Sail Cruising: Go Tall or Go Home
Go Tall or Go Home
Board one of these sailing ships for a true nautical adventure.
By Matt Hannafin
Somewhere between 6000 and 4000 B.C., humans figured out how to use sails to propel ships — and that’s how things were done until the first steamships were launched in the early 19th century. Even then, it took until 1892 before anyone was brave enough to build a steamship without auxiliary sails . . . just in case. So let’s recap: sailing ship history, 6,000 years plus. Engine-propelled ships, less than 200.
Me, I say that kind of venerable tradition demands respect.
Oh, yes, we live in the age of the city-sized super-megaship. And yes, those super-megaships give us all the comforts of home, hopped up with a mainline dose of pizzazz. But what if we want something more . . . simple? Quiet? Old-fashioned? Or should I say, timeless?
Then look to the horizon. See those masts? Those billowing sails? The tall ships are still out there. They never really went away, though they had a few rough decades. Today, they’re everywhere, from the South Seas to the Arctic, plying the waves just like they have for centuries. And you can be, too.
Standing Tall: 21st-Century Sail Cruises
The 20th century was a futuristic time, when progress too often grew from the bones and dust of old and worthy traditions. The century’s first four decades were the golden age of the ocean liner, and the air of limitless potential they evoked proved too powerful an adversary for the lingering romance of sail. By the 1930s, the schooners, brigantines, brigs, and barques that had escaped the scrapyard were in danger of simply rotting away from despair and disuse.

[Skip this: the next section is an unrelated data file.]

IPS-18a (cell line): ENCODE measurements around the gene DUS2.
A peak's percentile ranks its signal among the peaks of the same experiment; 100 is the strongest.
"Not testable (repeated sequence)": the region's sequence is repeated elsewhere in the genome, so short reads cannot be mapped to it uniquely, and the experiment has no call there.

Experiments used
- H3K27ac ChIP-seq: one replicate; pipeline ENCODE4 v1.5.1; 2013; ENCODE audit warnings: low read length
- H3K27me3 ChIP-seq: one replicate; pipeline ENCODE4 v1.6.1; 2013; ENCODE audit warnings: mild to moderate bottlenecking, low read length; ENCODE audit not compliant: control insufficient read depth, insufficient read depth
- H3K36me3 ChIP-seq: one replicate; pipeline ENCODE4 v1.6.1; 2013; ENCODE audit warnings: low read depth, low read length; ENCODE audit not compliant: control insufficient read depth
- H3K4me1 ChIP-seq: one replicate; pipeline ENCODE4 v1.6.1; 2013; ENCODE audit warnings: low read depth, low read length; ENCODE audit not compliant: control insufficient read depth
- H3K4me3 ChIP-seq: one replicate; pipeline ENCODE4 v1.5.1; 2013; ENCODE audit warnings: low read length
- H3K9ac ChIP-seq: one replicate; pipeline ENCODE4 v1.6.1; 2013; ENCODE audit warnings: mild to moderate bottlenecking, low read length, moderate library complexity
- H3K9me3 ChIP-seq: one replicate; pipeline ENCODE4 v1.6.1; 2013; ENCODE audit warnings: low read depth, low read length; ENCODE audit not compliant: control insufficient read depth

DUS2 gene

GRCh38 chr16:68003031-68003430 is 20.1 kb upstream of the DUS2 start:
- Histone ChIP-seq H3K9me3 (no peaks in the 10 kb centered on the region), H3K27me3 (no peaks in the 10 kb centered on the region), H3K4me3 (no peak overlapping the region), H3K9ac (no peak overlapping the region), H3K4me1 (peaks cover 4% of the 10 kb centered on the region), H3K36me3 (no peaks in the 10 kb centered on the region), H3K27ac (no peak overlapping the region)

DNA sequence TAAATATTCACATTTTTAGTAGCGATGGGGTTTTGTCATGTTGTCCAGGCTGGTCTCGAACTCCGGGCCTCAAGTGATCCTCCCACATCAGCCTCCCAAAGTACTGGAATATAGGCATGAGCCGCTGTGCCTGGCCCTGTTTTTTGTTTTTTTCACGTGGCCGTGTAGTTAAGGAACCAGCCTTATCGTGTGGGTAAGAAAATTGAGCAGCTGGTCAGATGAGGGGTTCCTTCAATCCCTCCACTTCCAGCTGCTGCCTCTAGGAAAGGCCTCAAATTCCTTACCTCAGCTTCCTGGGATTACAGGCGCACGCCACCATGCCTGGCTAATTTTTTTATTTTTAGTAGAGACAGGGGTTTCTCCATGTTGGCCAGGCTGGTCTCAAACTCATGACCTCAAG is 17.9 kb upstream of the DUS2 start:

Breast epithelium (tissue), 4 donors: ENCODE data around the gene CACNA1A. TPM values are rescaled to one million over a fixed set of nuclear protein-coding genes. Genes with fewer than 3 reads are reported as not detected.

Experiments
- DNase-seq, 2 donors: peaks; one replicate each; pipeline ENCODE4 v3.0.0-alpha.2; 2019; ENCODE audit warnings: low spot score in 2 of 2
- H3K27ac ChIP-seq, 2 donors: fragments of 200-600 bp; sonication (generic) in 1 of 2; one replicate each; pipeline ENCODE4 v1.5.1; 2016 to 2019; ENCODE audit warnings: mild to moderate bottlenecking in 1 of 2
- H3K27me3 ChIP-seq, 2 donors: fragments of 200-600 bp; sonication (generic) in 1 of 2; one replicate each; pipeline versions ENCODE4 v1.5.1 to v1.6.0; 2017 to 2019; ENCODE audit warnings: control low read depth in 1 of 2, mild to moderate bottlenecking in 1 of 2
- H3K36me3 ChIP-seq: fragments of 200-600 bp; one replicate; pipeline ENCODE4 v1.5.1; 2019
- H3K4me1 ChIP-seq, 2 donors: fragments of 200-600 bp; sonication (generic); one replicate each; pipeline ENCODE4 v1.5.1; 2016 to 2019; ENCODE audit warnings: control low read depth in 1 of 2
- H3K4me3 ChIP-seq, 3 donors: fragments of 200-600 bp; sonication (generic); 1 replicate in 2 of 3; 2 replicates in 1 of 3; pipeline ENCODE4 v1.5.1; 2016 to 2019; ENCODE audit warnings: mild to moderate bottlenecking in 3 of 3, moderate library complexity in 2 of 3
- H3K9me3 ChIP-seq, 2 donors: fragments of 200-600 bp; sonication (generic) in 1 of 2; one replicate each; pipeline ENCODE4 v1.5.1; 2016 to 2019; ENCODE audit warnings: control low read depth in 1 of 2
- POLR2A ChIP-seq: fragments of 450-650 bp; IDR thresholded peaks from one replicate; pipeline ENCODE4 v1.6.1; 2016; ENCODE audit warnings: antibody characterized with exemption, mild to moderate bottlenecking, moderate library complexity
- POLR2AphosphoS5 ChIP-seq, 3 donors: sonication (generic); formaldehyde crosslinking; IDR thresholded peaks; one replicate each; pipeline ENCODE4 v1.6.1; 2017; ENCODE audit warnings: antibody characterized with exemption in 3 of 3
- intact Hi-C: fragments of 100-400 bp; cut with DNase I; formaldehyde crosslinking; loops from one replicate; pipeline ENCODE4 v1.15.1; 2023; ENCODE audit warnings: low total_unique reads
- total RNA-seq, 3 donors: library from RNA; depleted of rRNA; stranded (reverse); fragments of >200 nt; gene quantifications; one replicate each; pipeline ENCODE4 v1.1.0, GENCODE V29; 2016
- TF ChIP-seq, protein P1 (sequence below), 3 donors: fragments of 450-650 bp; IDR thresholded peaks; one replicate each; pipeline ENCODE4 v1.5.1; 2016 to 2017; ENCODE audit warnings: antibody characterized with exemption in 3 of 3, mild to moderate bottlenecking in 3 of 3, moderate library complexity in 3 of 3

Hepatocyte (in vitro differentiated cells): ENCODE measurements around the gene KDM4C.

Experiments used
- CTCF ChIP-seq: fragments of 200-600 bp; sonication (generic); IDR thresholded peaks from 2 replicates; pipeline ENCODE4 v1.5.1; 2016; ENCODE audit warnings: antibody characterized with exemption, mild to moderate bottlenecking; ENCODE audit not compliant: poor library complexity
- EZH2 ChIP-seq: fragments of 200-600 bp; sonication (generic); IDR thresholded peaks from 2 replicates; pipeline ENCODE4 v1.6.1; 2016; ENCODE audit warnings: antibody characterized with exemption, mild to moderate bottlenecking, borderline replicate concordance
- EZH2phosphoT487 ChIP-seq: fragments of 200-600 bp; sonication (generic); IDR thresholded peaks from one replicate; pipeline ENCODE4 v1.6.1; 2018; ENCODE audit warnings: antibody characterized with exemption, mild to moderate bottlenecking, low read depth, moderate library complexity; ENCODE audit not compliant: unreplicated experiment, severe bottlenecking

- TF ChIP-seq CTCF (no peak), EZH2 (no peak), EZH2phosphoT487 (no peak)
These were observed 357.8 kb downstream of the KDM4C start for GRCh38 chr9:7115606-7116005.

But nostalgia has power, too, and through the ’30s, ’40s, and ’50s, a few stalwart individuals began working to preserve sail travel. Up in Maine, Capt. Frank Swift started in 1936, carrying small handfuls of passengers aboard the 1881-launched schooner Mabel. Over the next 25 years, he saved more than a dozen vessels from neglect and demise, and in the process birthed a regional tall ship revival.
Later, in Europe, a passion for true sailing fueled the salvation of other classic vessels, as well as the birth of new ones. In 1978, German businessman Hartmut Paschberg led a group in rebuilding the 1931-launched Hussar into the luxurious Sea Cloud. In the late 1980s, Windstar Cruises built a trio of new staysail schooners that married the romance of sail and the casual elegance of small luxury cruisers. A few years later, Swedish-born businessman Mikael Krafft built the four-masted Star Flyer and Star Clipper as enlarged, updated versions of a classic 19th-century barquentine design.
Today, dozens of sailing ships — old and new — are in the pleasure cruise business, including large clippers, smaller schooners, and yacht-like modern….
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